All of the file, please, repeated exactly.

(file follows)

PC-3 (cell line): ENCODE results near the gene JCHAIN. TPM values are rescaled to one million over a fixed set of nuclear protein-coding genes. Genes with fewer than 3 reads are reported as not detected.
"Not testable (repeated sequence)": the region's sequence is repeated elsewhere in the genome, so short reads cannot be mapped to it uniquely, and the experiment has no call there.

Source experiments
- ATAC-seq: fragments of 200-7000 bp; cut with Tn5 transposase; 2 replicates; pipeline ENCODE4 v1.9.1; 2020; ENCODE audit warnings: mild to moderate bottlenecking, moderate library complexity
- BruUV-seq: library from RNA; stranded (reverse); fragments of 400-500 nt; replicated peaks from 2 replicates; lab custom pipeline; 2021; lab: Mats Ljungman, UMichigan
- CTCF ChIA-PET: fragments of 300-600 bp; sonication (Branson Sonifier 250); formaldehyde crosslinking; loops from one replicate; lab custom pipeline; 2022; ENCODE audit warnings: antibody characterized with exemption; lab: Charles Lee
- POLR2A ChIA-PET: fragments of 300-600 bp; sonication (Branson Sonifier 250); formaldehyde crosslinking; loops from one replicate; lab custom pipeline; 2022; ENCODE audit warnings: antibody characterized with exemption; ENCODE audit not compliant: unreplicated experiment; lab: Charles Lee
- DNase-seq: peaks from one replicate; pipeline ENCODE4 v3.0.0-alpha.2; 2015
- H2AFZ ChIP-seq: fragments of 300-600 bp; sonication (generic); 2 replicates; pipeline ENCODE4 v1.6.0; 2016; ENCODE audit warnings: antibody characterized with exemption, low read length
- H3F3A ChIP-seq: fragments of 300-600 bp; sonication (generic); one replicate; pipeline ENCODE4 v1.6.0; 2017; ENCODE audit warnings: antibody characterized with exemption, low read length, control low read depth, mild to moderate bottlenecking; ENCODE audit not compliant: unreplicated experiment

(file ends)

PC-3 (cell line): ENCODE results near the gene JCHAIN. TPM values are rescaled to one million over a fixed set of nuclear protein-coding genes. Genes with fewer than 3 reads are reported as not detected.
"Not testable (repeated sequence)": the region's sequence is repeated elsewhere in the genome, so short reads cannot be mapped to it uniquely, and the experiment has no call there.

Source experiments
- ATAC-seq: fragments of 200-7000 bp; cut with Tn5 transposase; 2 replicates; pipeline ENCODE4 v1.9.1; 2020; ENCODE audit warnings: mild to moderate bottlenecking, moderate library complexity
- BruUV-seq: library from RNA; stranded (reverse); fragments of 400-500 nt; replicated peaks from 2 replicates; lab custom pipeline; 2021; lab: Mats Ljungman, UMichigan
- CTCF ChIA-PET: fragments of 300-600 bp; sonication (Branson Sonifier 250); formaldehyde crosslinking; loops from one replicate; lab custom pipeline; 2022; ENCODE audit warnings: antibody characterized with exemption; lab: Charles Lee
- POLR2A ChIA-PET: fragments of 300-600 bp; sonication (Branson Sonifier 250); formaldehyde crosslinking; loops from one replicate; lab custom pipeline; 2022; ENCODE audit warnings: antibody characterized with exemption; ENCODE audit not compliant: unreplicated experiment; lab: Charles Lee
- DNase-seq: peaks from one replicate; pipeline ENCODE4 v3.0.0-alpha.2; 2015
- H2AFZ ChIP-seq: fragments of 300-600 bp; sonication (generic); 2 replicates; pipeline ENCODE4 v1.6.0; 2016; ENCODE audit warnings: antibody characterized with exemption, low read length
- H3F3A ChIP-seq: fragments of 300-600 bp; sonication (generic); one replicate; pipeline ENCODE4 v1.6.0; 2017; ENCODE audit warnings: antibody characterized with exemption, low read length, control low read depth, mild to moderate bottlenecking; ENCODE audit not compliant: unreplicated experiment